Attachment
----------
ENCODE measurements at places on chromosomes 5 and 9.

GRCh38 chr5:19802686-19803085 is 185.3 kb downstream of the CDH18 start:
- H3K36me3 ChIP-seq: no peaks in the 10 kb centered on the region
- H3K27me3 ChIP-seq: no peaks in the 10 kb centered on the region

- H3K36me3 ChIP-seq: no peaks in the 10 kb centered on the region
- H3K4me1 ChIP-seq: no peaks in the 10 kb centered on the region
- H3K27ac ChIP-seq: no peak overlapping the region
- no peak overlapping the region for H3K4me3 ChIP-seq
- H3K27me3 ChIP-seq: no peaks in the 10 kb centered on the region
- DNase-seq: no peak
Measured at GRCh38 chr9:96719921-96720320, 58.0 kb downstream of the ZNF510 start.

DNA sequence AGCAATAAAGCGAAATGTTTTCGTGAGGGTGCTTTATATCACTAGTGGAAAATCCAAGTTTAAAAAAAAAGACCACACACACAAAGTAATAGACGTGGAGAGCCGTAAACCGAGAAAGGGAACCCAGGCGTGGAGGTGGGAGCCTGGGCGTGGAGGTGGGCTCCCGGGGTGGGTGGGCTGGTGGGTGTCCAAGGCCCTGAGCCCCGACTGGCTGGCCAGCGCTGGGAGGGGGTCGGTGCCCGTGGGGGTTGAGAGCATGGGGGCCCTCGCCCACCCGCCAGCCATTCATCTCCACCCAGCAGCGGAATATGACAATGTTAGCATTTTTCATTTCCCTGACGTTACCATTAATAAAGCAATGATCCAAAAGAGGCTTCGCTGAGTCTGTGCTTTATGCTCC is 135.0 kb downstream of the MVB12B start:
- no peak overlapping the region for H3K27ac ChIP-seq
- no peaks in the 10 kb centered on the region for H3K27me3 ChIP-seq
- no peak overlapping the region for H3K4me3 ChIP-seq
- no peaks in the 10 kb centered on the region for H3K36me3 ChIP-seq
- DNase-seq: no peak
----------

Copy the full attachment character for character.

ENCODE measurements at places on chromosomes 5 and 9.

GRCh38 chr5:19802686-19803085 is 185.3 kb downstream of the CDH18 start:
- H3K36me3 ChIP-seq: no peaks in the 10 kb centered on the region
- H3K27me3 ChIP-seq: no peaks in the 10 kb centered on the region

- H3K36me3 ChIP-seq: no peaks in the 10 kb centered on the region
- H3K4me1 ChIP-seq: no peaks in the 10 kb centered on the region
- H3K27ac ChIP-seq: no peak overlapping the region
- no peak overlapping the region for H3K4me3 ChIP-seq
- H3K27me3 ChIP-seq: no peaks in the 10 kb centered on the region
- DNase-seq: no peak
Measured at GRCh38 chr9:96719921-96720320, 58.0 kb downstream of the ZNF510 start.

DNA sequence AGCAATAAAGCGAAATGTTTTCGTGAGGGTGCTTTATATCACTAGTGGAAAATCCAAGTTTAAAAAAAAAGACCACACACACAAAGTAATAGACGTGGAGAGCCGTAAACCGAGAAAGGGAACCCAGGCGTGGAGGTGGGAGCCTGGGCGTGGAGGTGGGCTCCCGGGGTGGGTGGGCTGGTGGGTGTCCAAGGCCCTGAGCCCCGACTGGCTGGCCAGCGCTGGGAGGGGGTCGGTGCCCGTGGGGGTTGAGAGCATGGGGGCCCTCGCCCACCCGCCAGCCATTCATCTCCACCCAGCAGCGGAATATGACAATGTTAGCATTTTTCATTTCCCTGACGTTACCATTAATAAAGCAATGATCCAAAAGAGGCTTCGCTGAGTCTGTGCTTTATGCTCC is 135.0 kb downstream of the MVB12B start:
- no peak overlapping the region for H3K27ac ChIP-seq
- no peaks in the 10 kb centered on the region for H3K27me3 ChIP-seq
- no peak overlapping the region for H3K4me3 ChIP-seq
- no peaks in the 10 kb centered on the region for H3K36me3 ChIP-seq
- DNase-seq: no peak